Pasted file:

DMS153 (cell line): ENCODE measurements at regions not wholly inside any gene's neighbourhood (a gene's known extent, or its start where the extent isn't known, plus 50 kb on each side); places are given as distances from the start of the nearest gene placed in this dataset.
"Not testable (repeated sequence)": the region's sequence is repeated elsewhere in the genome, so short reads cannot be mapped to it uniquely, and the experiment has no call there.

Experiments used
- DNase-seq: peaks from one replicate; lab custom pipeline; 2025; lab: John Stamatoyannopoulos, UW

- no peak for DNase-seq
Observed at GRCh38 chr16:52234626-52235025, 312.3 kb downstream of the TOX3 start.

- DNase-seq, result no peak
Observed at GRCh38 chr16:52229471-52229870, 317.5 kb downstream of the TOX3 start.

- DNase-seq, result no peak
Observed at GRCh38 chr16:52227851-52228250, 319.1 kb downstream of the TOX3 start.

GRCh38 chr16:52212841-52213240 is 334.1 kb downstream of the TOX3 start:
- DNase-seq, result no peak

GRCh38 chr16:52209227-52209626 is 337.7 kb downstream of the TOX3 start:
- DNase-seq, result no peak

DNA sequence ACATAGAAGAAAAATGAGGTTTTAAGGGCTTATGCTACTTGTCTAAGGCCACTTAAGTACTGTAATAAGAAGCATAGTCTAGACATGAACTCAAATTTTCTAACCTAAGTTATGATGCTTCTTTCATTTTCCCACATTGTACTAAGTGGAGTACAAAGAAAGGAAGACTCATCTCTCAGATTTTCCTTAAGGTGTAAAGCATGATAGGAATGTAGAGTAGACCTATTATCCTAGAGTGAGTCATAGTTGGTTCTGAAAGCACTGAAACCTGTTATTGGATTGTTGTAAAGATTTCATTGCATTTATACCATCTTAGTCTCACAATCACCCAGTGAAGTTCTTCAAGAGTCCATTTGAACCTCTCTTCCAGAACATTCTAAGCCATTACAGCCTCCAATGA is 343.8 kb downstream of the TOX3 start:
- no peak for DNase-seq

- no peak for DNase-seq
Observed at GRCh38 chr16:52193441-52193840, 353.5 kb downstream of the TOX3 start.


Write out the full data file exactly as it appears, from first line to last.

DMS153 (cell line): ENCODE measurements at regions not wholly inside any gene's neighbourhood (a gene's known extent, or its start where the extent isn't known, plus 50 kb on each side); places are given as distances from the start of the nearest gene placed in this dataset.
"Not testable (repeated sequence)": the region's sequence is repeated elsewhere in the genome, so short reads cannot be mapped to it uniquely, and the experiment has no call there.

Experiments used
- DNase-seq: peaks from one replicate; lab custom pipeline; 2025; lab: John Stamatoyannopoulos, UW

- no peak for DNase-seq
Observed at GRCh38 chr16:52234626-52235025, 312.3 kb downstream of the TOX3 start.

- DNase-seq, result no peak
Observed at GRCh38 chr16:52229471-52229870, 317.5 kb downstream of the TOX3 start.

- DNase-seq, result no peak
Observed at GRCh38 chr16:52227851-52228250, 319.1 kb downstream of the TOX3 start.

GRCh38 chr16:52212841-52213240 is 334.1 kb downstream of the TOX3 start:
- DNase-seq, result no peak

GRCh38 chr16:52209227-52209626 is 337.7 kb downstream of the TOX3 start:
- DNase-seq, result no peak

DNA sequence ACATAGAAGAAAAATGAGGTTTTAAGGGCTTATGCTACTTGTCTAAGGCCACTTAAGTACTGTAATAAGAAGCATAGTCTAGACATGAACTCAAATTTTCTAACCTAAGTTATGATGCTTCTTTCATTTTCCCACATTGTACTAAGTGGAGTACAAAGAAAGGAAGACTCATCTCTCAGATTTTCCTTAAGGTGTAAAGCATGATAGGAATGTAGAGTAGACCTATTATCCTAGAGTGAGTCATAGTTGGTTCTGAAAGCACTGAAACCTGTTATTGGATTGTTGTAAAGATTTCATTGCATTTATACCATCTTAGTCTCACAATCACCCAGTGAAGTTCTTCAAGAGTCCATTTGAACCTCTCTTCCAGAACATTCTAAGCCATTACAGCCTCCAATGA is 343.8 kb downstream of the TOX3 start:
- no peak for DNase-seq

- no peak for DNase-seq
Observed at GRCh38 chr16:52193441-52193840, 353.5 kb downstream of the TOX3 start.